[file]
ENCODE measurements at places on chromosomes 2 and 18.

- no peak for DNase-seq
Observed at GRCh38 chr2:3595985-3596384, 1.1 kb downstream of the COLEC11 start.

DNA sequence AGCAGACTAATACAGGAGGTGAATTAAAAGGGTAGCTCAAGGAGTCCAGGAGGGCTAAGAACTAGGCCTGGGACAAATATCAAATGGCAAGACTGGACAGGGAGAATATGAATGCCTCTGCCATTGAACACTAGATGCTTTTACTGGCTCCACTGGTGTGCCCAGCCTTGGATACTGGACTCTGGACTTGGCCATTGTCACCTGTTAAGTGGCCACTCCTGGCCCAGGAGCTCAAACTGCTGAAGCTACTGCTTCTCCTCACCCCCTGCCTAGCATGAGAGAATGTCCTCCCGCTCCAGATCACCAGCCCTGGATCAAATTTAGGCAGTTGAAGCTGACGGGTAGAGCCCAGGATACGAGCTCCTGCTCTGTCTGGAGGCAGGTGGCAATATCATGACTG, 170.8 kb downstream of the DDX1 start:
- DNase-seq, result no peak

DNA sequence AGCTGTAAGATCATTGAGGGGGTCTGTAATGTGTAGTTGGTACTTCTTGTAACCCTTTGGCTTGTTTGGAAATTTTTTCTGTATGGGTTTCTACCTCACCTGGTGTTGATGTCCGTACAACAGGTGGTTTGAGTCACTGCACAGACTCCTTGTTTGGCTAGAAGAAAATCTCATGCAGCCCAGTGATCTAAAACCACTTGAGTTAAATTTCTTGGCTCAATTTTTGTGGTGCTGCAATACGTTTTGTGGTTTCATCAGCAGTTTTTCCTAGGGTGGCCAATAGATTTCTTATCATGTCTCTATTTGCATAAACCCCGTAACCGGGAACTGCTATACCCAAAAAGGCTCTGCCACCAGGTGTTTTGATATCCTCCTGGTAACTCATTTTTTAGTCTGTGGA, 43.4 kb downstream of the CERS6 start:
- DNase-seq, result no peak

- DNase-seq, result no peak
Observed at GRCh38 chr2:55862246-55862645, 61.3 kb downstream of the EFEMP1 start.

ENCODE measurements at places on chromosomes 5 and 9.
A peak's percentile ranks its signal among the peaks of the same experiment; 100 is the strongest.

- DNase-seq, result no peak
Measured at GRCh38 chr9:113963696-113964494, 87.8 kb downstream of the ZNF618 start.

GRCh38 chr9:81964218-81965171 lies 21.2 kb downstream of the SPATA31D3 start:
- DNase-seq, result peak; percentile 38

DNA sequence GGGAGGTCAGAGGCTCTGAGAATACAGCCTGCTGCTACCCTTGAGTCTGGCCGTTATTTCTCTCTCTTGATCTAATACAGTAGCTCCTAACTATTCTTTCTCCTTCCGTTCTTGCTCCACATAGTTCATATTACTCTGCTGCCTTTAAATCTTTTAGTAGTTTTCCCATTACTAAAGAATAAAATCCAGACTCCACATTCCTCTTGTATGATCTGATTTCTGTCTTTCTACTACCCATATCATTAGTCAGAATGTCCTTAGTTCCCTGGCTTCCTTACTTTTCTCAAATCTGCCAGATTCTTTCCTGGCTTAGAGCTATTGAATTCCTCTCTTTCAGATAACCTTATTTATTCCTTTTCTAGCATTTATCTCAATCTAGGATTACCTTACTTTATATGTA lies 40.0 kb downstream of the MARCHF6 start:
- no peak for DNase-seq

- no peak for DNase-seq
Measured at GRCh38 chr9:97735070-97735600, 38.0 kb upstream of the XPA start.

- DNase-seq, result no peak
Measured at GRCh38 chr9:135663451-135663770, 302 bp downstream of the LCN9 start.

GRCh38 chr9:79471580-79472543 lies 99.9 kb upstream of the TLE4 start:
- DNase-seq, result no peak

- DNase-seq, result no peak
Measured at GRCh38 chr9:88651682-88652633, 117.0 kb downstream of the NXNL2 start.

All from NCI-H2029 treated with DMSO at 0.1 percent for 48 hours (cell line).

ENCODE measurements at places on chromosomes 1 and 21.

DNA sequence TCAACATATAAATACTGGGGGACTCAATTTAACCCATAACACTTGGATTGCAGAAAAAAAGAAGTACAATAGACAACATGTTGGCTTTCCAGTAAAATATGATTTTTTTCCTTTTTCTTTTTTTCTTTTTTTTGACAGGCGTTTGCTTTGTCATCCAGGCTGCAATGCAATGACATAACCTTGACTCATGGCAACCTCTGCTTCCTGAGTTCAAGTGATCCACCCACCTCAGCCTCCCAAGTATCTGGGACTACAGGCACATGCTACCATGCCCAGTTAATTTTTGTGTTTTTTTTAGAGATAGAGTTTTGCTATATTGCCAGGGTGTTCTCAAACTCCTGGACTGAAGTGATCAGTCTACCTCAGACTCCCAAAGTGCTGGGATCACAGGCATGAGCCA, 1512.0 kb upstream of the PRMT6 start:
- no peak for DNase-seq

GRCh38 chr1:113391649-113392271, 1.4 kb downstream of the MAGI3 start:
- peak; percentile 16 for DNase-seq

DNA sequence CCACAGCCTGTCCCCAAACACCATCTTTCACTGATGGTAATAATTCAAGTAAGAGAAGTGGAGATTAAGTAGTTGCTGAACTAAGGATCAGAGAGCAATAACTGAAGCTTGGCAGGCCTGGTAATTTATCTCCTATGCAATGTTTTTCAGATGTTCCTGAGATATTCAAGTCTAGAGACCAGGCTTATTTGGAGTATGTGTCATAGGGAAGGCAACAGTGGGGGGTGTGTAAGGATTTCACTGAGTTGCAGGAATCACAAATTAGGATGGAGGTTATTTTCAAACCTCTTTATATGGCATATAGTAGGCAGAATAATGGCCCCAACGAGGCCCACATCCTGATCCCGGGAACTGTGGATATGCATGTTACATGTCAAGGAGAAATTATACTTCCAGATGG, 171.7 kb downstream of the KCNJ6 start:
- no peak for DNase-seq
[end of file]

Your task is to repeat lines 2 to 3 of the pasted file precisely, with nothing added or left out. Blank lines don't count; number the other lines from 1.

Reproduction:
- no peak for DNase-seq
Observed at GRCh38 chr2:3595985-3596384, 1.1 kb downstream of the COLEC11 start.